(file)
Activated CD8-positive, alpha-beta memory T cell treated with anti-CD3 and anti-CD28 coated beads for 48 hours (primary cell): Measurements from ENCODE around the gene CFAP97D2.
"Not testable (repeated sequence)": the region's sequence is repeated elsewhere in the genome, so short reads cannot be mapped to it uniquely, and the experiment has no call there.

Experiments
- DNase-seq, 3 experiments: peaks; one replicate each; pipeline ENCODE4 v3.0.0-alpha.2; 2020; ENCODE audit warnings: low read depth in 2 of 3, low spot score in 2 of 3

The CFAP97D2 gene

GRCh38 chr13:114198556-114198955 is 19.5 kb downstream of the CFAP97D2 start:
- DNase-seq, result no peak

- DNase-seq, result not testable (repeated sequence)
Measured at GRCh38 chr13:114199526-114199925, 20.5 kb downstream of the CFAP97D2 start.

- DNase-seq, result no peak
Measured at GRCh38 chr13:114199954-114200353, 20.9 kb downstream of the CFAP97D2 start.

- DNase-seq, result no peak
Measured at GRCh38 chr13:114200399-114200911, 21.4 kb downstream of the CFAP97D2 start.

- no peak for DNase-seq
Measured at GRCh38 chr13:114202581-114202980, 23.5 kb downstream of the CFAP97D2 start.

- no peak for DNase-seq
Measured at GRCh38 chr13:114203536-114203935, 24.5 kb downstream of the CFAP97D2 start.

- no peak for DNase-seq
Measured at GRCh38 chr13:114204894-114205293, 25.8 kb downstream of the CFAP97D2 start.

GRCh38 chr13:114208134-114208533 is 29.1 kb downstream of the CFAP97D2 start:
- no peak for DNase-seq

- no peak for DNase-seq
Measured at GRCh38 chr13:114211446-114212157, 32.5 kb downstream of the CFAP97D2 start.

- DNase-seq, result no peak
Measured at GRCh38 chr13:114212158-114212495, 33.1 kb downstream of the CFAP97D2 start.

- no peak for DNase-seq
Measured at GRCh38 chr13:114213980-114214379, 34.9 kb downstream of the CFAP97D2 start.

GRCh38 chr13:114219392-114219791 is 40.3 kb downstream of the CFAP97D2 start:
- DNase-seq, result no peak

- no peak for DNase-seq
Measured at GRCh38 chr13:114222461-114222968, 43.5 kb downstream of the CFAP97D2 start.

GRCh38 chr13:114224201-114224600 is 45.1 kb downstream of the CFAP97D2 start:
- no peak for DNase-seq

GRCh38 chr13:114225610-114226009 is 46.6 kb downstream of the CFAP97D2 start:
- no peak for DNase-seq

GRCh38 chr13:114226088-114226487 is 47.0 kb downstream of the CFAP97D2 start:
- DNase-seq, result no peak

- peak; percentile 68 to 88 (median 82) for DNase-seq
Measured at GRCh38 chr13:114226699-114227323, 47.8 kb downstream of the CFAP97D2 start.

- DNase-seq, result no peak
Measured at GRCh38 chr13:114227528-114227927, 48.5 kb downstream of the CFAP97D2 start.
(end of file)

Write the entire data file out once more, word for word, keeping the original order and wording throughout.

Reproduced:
Activated CD8-positive, alpha-beta memory T cell treated with anti-CD3 and anti-CD28 coated beads for 48 hours (primary cell): Measurements from ENCODE around the gene CFAP97D2.
"Not testable (repeated sequence)": the region's sequence is repeated elsewhere in the genome, so short reads cannot be mapped to it uniquely, and the experiment has no call there.

Experiments
- DNase-seq, 3 experiments: peaks; one replicate each; pipeline ENCODE4 v3.0.0-alpha.2; 2020; ENCODE audit warnings: low read depth in 2 of 3, low spot score in 2 of 3

The CFAP97D2 gene

GRCh38 chr13:114198556-114198955 is 19.5 kb downstream of the CFAP97D2 start:
- DNase-seq, result no peak

- DNase-seq, result not testable (repeated sequence)
Measured at GRCh38 chr13:114199526-114199925, 20.5 kb downstream of the CFAP97D2 start.

- DNase-seq, result no peak
Measured at GRCh38 chr13:114199954-114200353, 20.9 kb downstream of the CFAP97D2 start.

- DNase-seq, result no peak
Measured at GRCh38 chr13:114200399-114200911, 21.4 kb downstream of the CFAP97D2 start.

- no peak for DNase-seq
Measured at GRCh38 chr13:114202581-114202980, 23.5 kb downstream of the CFAP97D2 start.

- no peak for DNase-seq
Measured at GRCh38 chr13:114203536-114203935, 24.5 kb downstream of the CFAP97D2 start.

- no peak for DNase-seq
Measured at GRCh38 chr13:114204894-114205293, 25.8 kb downstream of the CFAP97D2 start.

GRCh38 chr13:114208134-114208533 is 29.1 kb downstream of the CFAP97D2 start:
- no peak for DNase-seq

- no peak for DNase-seq
Measured at GRCh38 chr13:114211446-114212157, 32.5 kb downstream of the CFAP97D2 start.

- DNase-seq, result no peak
Measured at GRCh38 chr13:114212158-114212495, 33.1 kb downstream of the CFAP97D2 start.

- no peak for DNase-seq
Measured at GRCh38 chr13:114213980-114214379, 34.9 kb downstream of the CFAP97D2 start.

GRCh38 chr13:114219392-114219791 is 40.3 kb downstream of the CFAP97D2 start:
- DNase-seq, result no peak

- no peak for DNase-seq
Measured at GRCh38 chr13:114222461-114222968, 43.5 kb downstream of the CFAP97D2 start.

GRCh38 chr13:114224201-114224600 is 45.1 kb downstream of the CFAP97D2 start:
- no peak for DNase-seq

GRCh38 chr13:114225610-114226009 is 46.6 kb downstream of the CFAP97D2 start:
- no peak for DNase-seq

GRCh38 chr13:114226088-114226487 is 47.0 kb downstream of the CFAP97D2 start:
- DNase-seq, result no peak

- peak; percentile 68 to 88 (median 82) for DNase-seq
Measured at GRCh38 chr13:114226699-114227323, 47.8 kb downstream of the CFAP97D2 start.

- DNase-seq, result no peak
Measured at GRCh38 chr13:114227528-114227927, 48.5 kb downstream of the CFAP97D2 start.